Since its founding twenty years ago, the organization I work for, the Center for Ecoliteracy, has embraced a vision of future generations living in resilient communities, in harmony with the natural world. To realize this vision, we have discovered that it is important that students experience and understand how nature sustains life and how to live in light of that understanding.
One of the Center’s guiding principles is: “The real world is the optimal learning environment.”
David W. Orr, a member of our board of directors, has written: “We do not organize education the way we sense the world. If we did, we would have departments of Sky, Landscapes, Water, Wind, Sounds, Time, Seashores, Swamps, and Rivers. Instead, we’ve organized education like mailbox pigeonholes, by disciplines that are abstractions organized for intellectual convenience.”
At every level of learning, K through Ph.D., he believes, part of the curriculum should be dedicated to the study of natural systems “roughly in the manner in which we experience them….The idea is simply that we take our senses seriously throughout education at all levels and that doing so requires immersion in particular components of the natural world—a river, a mountain, a farm, a wetland, a forest, a particular animal, a lake, an island—before introducing students to more advanced levels of disciplinary knowledge.”
Like David Orr, everyone involved with our Center is a strong advocate of environmental project-based learning. While different people use the term in slightly different ways, project-based learning usually involves some combination of the following:
- curriculum structured around the knowledge and skills necessary to complete a meaningful and often complex “real-world” project, often in service to the local community;
- student initiative, leadership, and participation in defining problems and in selecting and managing projects;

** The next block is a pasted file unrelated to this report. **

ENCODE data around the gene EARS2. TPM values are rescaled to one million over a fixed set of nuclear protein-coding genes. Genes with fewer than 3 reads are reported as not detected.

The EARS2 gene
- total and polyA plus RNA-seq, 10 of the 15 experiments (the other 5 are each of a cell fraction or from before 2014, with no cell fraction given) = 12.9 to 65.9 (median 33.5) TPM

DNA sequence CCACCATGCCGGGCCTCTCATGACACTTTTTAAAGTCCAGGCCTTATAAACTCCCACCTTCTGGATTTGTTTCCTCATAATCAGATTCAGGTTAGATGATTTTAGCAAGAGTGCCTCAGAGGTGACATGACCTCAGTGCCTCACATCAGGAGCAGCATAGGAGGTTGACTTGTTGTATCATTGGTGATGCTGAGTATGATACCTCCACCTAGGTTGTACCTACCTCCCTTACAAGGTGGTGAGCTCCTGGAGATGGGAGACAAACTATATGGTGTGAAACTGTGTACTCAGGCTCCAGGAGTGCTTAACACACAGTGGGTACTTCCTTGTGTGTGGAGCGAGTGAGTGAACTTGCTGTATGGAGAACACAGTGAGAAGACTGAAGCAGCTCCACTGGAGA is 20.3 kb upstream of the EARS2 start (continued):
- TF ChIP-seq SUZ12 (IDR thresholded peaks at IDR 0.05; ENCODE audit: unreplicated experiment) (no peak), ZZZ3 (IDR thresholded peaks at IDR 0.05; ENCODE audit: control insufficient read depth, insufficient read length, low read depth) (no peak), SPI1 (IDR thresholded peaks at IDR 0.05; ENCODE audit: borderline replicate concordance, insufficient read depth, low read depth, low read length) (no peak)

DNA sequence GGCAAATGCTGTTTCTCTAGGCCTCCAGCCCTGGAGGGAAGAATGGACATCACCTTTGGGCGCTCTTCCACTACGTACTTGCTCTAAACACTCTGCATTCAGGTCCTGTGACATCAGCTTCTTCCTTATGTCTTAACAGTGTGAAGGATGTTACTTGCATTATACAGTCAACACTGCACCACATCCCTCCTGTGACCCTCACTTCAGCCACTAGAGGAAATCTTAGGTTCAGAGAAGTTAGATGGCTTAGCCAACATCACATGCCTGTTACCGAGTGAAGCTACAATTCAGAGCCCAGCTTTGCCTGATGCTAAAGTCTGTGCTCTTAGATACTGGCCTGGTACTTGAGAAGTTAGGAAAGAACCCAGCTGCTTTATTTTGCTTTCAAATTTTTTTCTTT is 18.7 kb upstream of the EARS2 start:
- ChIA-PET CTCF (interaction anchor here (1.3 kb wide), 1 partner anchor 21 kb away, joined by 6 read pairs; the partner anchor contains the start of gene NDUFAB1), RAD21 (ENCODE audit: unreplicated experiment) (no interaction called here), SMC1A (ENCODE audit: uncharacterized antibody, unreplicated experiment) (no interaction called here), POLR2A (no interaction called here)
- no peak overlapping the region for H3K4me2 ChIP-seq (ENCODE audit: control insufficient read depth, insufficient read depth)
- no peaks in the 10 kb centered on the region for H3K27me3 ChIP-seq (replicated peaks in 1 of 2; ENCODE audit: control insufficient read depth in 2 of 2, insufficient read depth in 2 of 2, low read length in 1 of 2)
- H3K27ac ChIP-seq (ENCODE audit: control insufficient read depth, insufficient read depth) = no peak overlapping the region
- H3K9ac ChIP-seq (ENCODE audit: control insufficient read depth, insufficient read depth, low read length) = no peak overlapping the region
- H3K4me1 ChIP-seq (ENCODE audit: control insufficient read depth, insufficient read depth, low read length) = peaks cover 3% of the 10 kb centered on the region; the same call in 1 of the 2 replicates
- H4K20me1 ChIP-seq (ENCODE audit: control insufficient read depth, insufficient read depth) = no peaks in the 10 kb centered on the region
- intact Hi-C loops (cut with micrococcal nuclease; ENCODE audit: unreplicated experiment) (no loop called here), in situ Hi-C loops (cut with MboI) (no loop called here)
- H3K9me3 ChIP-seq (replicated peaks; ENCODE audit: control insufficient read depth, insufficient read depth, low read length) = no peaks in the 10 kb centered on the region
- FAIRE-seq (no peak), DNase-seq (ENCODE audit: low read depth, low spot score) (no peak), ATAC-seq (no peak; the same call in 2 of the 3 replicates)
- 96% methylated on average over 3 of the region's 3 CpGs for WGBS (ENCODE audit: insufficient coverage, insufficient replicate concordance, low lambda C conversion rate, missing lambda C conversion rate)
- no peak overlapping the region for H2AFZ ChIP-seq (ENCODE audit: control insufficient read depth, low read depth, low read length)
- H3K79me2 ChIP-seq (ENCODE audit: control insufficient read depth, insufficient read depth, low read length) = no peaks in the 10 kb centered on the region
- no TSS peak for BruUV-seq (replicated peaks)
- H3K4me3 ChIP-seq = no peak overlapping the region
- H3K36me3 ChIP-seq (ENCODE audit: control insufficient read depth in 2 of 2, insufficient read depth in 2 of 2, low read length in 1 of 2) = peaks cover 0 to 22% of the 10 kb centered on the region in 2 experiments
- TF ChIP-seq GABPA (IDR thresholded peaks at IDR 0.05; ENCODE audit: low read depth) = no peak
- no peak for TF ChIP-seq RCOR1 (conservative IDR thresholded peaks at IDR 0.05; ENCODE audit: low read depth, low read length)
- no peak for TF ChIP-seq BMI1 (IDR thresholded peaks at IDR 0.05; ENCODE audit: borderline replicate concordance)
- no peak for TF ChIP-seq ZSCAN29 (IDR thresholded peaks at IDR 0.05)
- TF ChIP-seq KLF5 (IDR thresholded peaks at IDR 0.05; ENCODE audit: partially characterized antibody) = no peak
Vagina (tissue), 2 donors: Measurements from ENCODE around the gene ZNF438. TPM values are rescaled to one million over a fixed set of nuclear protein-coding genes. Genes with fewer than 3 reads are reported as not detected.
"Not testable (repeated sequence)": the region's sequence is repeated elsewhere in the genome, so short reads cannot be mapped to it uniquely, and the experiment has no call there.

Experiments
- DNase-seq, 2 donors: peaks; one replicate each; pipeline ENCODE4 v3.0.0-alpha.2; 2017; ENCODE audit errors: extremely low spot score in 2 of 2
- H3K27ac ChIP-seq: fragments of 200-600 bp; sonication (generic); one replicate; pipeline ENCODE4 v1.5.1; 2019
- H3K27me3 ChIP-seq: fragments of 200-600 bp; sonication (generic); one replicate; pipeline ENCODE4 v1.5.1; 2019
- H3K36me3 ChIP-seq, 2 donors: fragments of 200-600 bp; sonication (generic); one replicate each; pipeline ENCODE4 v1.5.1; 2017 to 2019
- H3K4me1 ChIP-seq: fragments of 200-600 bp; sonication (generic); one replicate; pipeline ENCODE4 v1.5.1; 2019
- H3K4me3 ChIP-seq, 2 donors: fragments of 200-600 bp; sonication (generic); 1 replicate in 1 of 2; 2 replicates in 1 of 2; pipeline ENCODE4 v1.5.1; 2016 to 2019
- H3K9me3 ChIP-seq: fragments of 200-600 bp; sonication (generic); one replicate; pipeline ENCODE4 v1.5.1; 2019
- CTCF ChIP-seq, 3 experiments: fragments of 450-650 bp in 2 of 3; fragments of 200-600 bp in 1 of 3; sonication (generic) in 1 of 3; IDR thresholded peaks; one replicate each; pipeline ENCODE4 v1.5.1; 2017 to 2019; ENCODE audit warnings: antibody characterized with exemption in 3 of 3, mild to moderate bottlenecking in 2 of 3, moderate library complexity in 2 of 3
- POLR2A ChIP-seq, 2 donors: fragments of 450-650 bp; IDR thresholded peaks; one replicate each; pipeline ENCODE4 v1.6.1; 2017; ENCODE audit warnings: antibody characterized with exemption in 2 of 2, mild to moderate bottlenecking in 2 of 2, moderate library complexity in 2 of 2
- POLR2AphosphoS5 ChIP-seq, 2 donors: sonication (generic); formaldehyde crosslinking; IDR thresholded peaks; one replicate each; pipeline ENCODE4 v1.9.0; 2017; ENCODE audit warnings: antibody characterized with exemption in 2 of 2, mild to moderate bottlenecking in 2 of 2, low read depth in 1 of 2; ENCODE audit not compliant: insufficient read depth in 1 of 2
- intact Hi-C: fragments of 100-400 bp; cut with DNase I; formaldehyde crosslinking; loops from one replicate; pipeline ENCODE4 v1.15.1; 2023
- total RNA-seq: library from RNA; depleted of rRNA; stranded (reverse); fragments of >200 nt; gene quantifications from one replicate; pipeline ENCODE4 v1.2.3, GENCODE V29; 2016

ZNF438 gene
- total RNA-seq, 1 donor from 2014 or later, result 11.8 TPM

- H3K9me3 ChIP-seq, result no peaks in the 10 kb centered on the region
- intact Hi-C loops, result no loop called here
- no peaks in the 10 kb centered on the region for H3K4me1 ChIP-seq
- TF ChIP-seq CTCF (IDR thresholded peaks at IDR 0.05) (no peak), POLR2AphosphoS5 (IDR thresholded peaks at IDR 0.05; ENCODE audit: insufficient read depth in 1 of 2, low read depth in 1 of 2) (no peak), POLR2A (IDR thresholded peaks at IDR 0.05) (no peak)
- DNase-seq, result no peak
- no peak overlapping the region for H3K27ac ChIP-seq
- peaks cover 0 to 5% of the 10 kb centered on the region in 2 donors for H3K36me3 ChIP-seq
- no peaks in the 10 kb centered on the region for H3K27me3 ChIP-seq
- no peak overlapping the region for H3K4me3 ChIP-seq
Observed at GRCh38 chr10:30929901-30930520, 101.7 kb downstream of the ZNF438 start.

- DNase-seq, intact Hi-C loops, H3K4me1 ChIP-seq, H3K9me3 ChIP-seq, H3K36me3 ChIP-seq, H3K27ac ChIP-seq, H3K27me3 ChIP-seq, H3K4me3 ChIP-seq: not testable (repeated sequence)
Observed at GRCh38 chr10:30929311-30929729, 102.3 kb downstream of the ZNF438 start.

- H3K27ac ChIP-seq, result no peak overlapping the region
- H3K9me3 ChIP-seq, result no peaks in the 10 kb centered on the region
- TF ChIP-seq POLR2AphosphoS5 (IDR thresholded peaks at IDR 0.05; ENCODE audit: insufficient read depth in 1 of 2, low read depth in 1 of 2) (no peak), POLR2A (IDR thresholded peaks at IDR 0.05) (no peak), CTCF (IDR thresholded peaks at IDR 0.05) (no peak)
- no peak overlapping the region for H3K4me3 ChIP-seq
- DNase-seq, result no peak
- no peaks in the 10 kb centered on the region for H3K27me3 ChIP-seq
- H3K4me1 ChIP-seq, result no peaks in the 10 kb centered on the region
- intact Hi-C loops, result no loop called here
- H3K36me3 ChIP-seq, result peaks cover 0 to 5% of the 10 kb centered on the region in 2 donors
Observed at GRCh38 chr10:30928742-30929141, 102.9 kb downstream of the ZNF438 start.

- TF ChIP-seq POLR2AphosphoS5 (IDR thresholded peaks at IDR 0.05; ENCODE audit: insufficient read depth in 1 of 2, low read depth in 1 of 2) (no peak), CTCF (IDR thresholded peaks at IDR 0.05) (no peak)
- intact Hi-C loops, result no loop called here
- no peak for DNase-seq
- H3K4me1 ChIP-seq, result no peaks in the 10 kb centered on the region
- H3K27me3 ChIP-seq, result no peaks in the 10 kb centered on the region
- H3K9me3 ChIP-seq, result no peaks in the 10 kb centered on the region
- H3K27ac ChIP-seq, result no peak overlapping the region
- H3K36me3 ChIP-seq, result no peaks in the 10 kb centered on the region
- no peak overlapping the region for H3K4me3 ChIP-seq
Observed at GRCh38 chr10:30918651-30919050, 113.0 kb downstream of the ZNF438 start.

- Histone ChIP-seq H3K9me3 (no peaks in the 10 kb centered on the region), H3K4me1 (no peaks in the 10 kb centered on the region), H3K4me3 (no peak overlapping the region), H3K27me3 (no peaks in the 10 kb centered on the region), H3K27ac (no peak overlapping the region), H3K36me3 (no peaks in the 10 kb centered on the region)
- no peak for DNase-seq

- teachers as resources, fellow learners, and problem solvers rather than as dispensers of knowledge;
- attention to skills such as setting goals and priorities, managing time, problem solving, and working with others.
The opportunity for students to engage in real work in which their choices and actions matter makes learning matter as well. We add “environmental” to “project-based learning” because the lessons of the real world can be even more profound when the setting is nature.
Encountering nature in all its rich, messy reality is very different from reading a description or looking at a diagram in a book or on a screen.
For example, fourth-graders involved in a project supported by the Center for Ecoliteracy to restore the habitat of endangered shrimp learned that the shrimp were one strand of a web that included trees, grasses, insects, songbirds, creeks, estuaries, and the San Francisco Bay.
They began to understand the “shrimp problem” as a watershed problem. They also discovered that the problem could be addressed only by developing and collaborating with a network of people who sometimes see themselves as adversaries—ranchers and environmentalists, for-profit companies and public officials, as well as teachers, students, and parents.
The program evolved into STRAW (Students and Teachers Restoring a Watershed), and has involved some 40,000 students over the past 23 years.
Projects that include immersion in nature can teach both patience and perseverance. Students engaged with nature experience often welcome rhythms and time scales unlike the frenetic pace and short-term gratification of a video game.
To their teacher’s surprise, the students in the Shrimp Project remained focused even after learning that it might take decades for their creek restorations to have a significant impact. They began talking about taking their grandchildren to see what they had accomplished.
Encountering nature in its complexity and wholeness can also help integrate teaching across disciplines and between grades—an antidote to the fragmentation and narrowing that often result from standardized testing and state mandates.
Nature, after all, does not do science at 9:00, social studies at 10:00, and math at 11:00.
Some teachers are understandably wary of having to add another responsibility onto overfull workloads, but tying subjects together in ways that make sense to students can make teaching more coherent and rewarding.
Environmental project-based learning often requires extra effort. In our experience, the payoff is worth it.
When students acquire deep knowledge of a particular place, they care about what happens to the landscape, creatures, and people in it. When they understand its ecology and diversity, the relationships it supports, and the rhythm of its cycles, they can develop appreciation and a sense of kinship with their surroundings.
Places known deeply are deeply loved, and well-loved places have the best chance to be protected and preserved for future generations.
Additional Reading and Resources